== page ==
Voices of Donation
Marge Glanville, of Arizona, has lost two heroic loved ones but says she is comforted by knowing that they live on in her heart and through their gifts of life to others. Marge’s son passed away in 1999 due to a brain tumor at the age of 55. Then in 2003, her husband died at 85 from pulmonary disease. Both were organ and tissue donors and both were able to give of themselves to others.
Marge’s son, Lt. Col. Robert Glanville, served in the Green Berets Special Forces in Vietnam and the Gulf War. He was 55 when he passed after surgery to remove a brain stem tumor. Marge says many of the Gulf War veterans have lost their lives due to brain tumors and she suspects exposure to biochemicals during the war caused these tumors.
Marge says that Robert could not continue fighting his tumor, and, while she was with him in a rehabilitation session, Robert passed away.
As tragic as this moment was, Marge says she knows that he would have rather been “with his maker” than living in sickness and missing his active life.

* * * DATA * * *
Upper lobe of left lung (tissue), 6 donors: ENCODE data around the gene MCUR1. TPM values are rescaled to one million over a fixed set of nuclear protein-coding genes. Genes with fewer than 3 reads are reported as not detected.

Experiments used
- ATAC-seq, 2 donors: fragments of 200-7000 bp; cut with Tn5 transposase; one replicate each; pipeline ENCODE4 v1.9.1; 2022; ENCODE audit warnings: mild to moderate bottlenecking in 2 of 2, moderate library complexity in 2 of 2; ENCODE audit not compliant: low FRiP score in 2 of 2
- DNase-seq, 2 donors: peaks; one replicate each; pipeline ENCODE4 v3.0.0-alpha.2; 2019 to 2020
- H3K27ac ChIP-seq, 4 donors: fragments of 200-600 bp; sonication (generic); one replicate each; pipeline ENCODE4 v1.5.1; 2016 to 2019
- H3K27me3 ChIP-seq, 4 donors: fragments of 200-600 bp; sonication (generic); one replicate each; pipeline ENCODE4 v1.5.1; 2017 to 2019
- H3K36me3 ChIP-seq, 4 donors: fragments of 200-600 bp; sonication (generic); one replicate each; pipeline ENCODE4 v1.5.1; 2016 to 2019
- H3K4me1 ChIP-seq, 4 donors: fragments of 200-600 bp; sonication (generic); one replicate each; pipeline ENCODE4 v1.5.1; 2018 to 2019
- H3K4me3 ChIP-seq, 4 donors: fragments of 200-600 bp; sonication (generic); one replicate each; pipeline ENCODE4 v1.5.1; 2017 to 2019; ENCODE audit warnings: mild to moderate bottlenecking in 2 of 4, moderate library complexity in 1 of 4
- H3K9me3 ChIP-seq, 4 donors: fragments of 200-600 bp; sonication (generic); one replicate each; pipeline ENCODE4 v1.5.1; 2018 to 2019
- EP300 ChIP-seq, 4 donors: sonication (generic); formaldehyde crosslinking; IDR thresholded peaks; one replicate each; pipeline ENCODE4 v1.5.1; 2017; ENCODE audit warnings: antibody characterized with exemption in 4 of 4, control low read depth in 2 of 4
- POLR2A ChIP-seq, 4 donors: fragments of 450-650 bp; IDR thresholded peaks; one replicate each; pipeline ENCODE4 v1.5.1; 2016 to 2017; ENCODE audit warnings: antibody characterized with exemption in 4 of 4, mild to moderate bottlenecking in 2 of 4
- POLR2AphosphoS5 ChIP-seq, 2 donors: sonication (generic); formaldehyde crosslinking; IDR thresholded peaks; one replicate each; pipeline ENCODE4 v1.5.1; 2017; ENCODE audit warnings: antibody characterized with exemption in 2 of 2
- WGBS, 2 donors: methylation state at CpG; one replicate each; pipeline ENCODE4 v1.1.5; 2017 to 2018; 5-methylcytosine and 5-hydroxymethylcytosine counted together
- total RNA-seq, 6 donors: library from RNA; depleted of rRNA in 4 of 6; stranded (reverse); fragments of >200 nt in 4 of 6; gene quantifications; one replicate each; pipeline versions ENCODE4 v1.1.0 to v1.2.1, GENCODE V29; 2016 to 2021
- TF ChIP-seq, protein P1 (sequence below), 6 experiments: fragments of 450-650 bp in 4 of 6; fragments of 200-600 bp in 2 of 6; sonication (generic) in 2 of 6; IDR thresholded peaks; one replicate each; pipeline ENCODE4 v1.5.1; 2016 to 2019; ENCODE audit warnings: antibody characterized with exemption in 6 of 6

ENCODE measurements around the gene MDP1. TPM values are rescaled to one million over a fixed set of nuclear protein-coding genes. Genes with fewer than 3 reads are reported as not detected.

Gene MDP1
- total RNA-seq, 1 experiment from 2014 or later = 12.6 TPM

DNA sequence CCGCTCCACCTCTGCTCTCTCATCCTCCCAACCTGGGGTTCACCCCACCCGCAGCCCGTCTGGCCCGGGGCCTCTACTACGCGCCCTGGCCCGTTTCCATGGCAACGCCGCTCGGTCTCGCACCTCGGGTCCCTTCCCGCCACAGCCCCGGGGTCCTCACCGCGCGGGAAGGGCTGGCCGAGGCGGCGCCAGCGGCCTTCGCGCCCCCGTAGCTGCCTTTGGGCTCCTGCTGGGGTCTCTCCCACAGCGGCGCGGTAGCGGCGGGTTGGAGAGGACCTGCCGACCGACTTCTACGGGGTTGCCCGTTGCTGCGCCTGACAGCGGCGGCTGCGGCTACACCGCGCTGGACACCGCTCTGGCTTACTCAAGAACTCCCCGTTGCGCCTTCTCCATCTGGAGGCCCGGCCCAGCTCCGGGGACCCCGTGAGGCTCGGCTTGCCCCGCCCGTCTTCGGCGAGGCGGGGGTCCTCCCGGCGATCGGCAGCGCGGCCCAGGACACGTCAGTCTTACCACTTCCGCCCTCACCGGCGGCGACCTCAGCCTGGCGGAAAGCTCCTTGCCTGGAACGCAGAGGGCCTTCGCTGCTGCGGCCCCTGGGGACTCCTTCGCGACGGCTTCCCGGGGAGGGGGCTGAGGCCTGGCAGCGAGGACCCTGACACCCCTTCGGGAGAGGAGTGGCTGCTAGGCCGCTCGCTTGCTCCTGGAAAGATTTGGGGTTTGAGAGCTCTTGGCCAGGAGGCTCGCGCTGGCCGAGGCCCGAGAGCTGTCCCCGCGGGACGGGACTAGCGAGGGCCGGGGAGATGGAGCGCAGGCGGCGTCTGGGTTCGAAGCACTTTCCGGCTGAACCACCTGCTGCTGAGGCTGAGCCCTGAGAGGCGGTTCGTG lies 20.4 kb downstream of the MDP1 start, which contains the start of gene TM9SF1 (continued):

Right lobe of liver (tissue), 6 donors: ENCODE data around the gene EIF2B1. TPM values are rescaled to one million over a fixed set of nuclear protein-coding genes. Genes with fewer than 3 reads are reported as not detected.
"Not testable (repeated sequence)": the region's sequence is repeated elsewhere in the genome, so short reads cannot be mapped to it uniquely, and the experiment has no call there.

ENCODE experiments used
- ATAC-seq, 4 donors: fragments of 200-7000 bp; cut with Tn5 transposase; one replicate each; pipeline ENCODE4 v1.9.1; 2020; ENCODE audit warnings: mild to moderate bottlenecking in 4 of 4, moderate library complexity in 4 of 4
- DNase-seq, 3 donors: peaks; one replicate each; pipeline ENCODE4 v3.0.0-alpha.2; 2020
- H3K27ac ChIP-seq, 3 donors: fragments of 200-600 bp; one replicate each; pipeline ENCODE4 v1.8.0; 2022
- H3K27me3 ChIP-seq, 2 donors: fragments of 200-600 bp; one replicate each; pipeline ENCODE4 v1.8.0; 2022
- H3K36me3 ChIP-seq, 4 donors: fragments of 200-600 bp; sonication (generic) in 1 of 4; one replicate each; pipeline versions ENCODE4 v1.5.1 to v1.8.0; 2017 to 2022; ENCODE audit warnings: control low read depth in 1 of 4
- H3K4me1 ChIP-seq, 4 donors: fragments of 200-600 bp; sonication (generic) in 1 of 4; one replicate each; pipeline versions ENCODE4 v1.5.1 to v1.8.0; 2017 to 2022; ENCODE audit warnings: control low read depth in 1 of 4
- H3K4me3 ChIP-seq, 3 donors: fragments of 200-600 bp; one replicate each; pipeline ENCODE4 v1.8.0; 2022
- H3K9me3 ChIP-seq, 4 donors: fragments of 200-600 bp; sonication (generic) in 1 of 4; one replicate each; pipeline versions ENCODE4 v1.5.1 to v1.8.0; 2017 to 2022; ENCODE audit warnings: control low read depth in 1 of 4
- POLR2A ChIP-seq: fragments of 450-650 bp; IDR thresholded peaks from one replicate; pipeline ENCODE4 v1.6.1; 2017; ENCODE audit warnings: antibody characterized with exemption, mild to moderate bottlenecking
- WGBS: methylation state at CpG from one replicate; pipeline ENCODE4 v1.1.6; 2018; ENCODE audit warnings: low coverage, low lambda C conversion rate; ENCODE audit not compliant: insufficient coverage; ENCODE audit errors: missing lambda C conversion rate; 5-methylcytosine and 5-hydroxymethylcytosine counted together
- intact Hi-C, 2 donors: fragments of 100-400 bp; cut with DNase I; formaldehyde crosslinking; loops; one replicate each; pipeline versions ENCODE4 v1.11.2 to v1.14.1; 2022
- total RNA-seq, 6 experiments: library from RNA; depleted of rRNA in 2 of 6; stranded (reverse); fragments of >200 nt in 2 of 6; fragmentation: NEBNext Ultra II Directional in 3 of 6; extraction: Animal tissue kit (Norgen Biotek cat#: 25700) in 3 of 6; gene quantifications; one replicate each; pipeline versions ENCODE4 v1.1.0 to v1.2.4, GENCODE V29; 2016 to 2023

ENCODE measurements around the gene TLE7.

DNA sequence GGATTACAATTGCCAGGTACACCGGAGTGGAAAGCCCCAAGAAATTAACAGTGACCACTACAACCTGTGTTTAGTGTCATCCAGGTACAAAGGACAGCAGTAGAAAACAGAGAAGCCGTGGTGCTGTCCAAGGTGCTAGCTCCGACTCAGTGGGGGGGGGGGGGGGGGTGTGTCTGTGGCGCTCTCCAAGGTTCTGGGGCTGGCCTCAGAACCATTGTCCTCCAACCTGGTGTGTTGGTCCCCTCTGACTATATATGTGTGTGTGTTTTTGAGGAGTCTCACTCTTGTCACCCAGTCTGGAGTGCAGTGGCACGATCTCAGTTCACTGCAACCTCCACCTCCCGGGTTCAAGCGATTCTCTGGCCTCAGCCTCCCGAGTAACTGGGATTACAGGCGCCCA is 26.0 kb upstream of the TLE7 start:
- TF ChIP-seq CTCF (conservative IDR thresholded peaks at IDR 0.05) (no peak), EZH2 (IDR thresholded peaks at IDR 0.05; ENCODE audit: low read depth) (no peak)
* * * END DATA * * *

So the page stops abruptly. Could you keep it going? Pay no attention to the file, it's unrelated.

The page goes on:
Due to the damage done by his tumor, most of Robert’s organs were not suitable for donation. However, both of his corneas were recovered and given to two different recipients.
Marge’s husband, Bob, was also an honorable military man, she says. He was among the first men drafted in 1941 to serve in World War II. When he passed away at 85, he, too, was able to donate his tissue.
“Both my husband and son wanted their organs and tissue to be used to give life to others when God called them home and they could no longer use them,” says Marge.
Marge plans to dedicate much of her time telling people about the importance of organ and tissue donation. She carries her donor card everywhere she goes and has told her family about her wishes after death.
“Donation can be such a special gift to people who are in desperate need of help,” says Marge. “Let us be as generous in death as we are in life.”